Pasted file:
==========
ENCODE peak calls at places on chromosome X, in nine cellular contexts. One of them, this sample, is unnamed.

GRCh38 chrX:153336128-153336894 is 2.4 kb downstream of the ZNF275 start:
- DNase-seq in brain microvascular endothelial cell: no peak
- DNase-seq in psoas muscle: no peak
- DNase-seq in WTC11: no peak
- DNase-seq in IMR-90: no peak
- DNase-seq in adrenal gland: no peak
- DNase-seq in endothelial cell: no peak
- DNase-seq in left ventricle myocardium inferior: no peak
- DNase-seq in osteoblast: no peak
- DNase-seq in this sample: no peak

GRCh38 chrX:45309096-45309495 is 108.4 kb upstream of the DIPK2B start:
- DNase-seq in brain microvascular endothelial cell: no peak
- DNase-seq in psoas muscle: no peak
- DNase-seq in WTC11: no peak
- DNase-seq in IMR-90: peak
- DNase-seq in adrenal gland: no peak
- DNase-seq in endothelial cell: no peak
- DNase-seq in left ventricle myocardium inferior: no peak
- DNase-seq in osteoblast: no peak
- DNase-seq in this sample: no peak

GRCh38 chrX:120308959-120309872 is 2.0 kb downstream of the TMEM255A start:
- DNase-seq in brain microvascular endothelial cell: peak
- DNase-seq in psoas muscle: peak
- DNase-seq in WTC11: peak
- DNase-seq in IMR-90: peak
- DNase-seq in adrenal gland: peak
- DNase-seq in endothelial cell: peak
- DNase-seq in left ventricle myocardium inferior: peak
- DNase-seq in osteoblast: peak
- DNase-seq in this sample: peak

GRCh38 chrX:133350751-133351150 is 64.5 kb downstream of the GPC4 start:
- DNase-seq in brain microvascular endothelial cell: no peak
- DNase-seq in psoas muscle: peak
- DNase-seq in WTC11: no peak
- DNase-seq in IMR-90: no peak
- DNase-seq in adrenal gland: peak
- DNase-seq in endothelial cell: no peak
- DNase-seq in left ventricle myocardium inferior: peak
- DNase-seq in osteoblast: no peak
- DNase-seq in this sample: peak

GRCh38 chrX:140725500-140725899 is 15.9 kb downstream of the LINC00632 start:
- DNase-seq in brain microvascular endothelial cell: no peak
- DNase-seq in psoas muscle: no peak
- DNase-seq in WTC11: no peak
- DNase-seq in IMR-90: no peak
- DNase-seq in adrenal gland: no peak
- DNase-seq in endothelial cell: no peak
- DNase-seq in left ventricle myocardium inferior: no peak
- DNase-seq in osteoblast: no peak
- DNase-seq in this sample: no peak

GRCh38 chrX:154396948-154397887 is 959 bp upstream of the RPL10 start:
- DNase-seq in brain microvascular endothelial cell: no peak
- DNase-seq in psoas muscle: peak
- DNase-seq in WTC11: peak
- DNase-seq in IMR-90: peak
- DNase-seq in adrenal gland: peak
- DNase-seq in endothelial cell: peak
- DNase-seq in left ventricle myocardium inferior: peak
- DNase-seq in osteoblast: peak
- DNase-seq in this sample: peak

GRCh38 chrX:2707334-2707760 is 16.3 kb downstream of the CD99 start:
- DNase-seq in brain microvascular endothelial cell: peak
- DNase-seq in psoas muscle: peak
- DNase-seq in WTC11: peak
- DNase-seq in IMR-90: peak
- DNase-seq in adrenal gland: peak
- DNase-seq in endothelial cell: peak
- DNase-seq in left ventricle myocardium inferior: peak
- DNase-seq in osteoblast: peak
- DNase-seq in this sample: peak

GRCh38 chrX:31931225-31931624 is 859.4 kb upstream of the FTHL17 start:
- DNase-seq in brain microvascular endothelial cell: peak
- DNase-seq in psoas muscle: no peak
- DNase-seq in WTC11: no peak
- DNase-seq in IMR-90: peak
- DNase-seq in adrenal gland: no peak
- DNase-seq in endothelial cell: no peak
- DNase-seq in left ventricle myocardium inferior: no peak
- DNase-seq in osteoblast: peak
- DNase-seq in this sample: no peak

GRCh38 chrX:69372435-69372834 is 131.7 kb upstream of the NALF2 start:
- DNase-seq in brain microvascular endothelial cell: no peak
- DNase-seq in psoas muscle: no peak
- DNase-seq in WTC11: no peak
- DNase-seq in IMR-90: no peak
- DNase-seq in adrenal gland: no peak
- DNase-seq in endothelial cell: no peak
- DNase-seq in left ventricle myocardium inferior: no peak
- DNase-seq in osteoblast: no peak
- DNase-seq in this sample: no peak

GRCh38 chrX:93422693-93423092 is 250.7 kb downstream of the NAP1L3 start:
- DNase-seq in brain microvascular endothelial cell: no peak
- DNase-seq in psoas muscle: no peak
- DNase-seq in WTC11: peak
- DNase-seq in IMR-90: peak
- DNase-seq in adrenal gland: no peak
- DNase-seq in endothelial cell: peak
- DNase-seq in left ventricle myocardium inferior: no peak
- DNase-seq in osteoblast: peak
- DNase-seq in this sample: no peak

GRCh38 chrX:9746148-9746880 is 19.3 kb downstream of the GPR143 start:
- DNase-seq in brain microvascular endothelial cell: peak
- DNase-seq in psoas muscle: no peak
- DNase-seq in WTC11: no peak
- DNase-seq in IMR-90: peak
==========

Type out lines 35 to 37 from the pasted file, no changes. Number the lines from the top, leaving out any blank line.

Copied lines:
- DNase-seq in WTC11: no peak
- DNase-seq in IMR-90: no peak
- DNase-seq in adrenal gland: peak